Daniel Lepage on Mon, 4 Dec 2006 12:28:37 -0700 (MST)

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Re: [s-d] [s-b] Amended proposal: Legal Mode

On Dec 4, 2006, at 1:47 PM, shadowfirebird@xxxxxxxxx wrote:

>> I suppose I mostly don't like the fuzziness of the word  
>> 'pertaining'...
> I can change that.
>> What's wrong with the simpler approach of only allowing game actions
>> permitted by the rules?
> Nothing.  Especially if you see Nomic as a game in the same way that
> scrabble is a game.  Although I wonder if it might make the game a
> little limiting and end up with us having much longer, more specific
> rules.
> Neither is there anything wrong with treating - as Suber did - Nomic
> as a model of the legal system, where everything is permitted unless
> it says so in the rules.  I wonder - again, only wonder, as a newbie -
> whether this might be more interesting, at least to me.

It boils down to whether you look at the rules as defining a world or  
governing it.

In a real legal system, the players *are* governed by a set of  
absolute prohibitions, namely the laws of physics. A real legal  
system generally permits its "players" to do anything they can under  
the laws of physics, except for actions that the legal system defines  
as illegal.

By contrast, our game objects have no law except for the rules of the  
game. The nature and properties of game objects are set entirely by  
what the rules say. So if we're going to have points, and subgames,  
and other "gamelike" phenomena, then the rules in charge of those  
have to be "physical laws", that is, rules that lay out *exactly*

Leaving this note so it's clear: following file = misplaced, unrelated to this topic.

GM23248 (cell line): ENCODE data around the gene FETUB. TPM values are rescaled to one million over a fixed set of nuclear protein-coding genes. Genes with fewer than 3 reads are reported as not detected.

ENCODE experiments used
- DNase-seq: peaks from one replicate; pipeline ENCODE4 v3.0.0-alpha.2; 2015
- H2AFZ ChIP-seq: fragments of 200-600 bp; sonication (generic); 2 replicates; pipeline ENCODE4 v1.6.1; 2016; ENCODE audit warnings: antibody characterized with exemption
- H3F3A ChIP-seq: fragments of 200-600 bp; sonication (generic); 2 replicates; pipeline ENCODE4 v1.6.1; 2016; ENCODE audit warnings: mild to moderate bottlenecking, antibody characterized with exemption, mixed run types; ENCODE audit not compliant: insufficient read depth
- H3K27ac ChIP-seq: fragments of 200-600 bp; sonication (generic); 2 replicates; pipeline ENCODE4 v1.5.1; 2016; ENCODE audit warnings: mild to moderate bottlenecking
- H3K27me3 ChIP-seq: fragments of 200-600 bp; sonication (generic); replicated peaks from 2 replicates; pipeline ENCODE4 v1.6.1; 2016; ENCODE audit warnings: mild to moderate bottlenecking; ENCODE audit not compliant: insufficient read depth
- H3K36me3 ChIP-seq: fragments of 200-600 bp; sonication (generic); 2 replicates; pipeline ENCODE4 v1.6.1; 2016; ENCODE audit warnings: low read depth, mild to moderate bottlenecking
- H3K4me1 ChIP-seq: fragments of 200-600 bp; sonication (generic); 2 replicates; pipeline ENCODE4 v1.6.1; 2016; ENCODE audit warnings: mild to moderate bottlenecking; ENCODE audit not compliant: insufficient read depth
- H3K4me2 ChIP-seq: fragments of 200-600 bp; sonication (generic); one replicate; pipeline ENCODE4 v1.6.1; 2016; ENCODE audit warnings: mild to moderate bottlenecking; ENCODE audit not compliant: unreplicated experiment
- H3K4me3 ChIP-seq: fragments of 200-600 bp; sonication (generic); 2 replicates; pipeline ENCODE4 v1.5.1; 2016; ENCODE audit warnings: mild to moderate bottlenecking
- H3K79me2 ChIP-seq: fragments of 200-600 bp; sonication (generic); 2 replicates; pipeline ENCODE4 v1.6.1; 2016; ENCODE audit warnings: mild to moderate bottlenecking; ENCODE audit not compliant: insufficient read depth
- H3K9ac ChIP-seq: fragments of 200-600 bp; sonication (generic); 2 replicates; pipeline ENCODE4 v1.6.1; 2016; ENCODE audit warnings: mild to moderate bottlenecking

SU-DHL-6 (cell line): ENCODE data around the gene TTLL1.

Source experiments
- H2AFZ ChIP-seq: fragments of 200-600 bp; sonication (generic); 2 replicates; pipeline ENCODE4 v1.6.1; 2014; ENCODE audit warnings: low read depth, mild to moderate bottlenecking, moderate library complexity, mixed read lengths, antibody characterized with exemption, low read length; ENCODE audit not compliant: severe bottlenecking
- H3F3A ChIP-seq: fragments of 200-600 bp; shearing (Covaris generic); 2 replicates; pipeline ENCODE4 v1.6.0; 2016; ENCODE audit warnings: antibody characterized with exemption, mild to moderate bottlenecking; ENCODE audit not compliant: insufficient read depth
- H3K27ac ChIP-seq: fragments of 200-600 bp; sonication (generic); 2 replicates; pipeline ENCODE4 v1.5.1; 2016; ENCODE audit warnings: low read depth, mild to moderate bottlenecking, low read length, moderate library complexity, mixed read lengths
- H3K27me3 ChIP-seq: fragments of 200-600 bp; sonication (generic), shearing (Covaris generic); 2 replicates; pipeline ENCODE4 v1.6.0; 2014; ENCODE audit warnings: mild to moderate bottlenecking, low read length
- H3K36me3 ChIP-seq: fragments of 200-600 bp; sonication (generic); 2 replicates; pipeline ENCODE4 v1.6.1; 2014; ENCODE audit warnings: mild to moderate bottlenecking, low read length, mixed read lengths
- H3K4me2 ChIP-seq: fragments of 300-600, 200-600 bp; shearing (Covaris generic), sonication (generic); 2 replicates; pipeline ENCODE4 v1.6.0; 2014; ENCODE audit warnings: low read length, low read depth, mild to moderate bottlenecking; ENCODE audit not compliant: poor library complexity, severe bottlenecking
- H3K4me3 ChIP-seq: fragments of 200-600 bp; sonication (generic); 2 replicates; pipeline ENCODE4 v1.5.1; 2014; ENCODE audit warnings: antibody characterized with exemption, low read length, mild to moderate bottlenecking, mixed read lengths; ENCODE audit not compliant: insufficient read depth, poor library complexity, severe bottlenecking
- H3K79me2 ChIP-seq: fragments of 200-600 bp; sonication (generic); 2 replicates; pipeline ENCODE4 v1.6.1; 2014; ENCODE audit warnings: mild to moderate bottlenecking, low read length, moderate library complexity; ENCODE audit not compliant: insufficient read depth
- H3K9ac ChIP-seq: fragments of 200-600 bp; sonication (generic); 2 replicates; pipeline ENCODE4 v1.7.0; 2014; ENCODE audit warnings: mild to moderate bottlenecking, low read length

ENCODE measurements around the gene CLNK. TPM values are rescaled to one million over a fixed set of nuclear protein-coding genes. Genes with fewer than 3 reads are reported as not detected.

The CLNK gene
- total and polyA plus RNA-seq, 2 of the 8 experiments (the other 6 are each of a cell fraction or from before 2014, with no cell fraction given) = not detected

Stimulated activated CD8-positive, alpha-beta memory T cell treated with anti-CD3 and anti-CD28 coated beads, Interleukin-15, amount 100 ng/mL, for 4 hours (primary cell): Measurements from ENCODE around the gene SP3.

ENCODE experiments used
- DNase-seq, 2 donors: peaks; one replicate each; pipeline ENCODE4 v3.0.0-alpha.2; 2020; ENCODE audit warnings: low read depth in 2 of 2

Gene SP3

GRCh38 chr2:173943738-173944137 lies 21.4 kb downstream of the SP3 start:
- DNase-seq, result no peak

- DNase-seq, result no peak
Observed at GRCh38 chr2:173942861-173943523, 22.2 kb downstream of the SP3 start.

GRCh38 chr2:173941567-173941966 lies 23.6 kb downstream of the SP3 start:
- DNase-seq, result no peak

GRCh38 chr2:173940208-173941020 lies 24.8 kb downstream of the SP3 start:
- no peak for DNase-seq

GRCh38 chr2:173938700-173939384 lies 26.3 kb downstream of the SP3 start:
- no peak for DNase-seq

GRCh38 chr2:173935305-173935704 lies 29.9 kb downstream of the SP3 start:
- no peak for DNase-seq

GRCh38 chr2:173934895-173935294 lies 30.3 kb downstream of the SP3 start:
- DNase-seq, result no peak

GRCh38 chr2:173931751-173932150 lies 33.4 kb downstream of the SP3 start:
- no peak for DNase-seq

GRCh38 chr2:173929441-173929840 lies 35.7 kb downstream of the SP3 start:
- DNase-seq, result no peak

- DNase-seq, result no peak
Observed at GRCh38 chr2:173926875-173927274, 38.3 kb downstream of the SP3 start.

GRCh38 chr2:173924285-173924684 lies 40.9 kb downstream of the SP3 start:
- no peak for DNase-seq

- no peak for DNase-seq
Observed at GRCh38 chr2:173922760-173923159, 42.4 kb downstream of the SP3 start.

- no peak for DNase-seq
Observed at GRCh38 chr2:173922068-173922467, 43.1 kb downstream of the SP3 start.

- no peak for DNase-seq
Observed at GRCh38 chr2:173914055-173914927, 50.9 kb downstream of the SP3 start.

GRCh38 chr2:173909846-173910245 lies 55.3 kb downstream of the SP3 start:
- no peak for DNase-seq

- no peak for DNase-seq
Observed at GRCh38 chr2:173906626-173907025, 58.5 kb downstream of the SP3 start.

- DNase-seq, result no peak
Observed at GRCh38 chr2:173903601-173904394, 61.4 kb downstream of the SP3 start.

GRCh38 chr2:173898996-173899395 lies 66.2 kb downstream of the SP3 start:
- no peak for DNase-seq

what is permitted, and nothing more.

If we instead wanted to govern a system of real-world objects, or  
objects subject to some other "physical law", then we could make use  
of Suber's "lawlike" permissibility. This would work if, for example,  
you were playing Suber's game as he originally designed it, as a face  
to face game played with index cards and sheets of paper.

Note also that a real legal system doesn't control anything itself. A  
law can't say "A car exists here" and simply cause a car to be there.  
All a law can do is say, perhaps, "If person X doesn't put a car  
here, then he should go jail". Even that relies on other people  
following the law and taking person X to jail if e doesn't get a car.

In a virtual game such as our nomic, however, if a rule says "There  
exists a car", then the car 'exists' as much as anything else in the  
game does.

What might be interesting would be to break the rules into two  
categories, the "physical laws" and the "governmental laws", where  
the first lays out exactly what players can or cannot do, and the  
second provides punishments, incentives, etc.

However, you'd still need some sort of special power given to the  
governmental laws, because otherwise we could all simply choose not  
to follow them.


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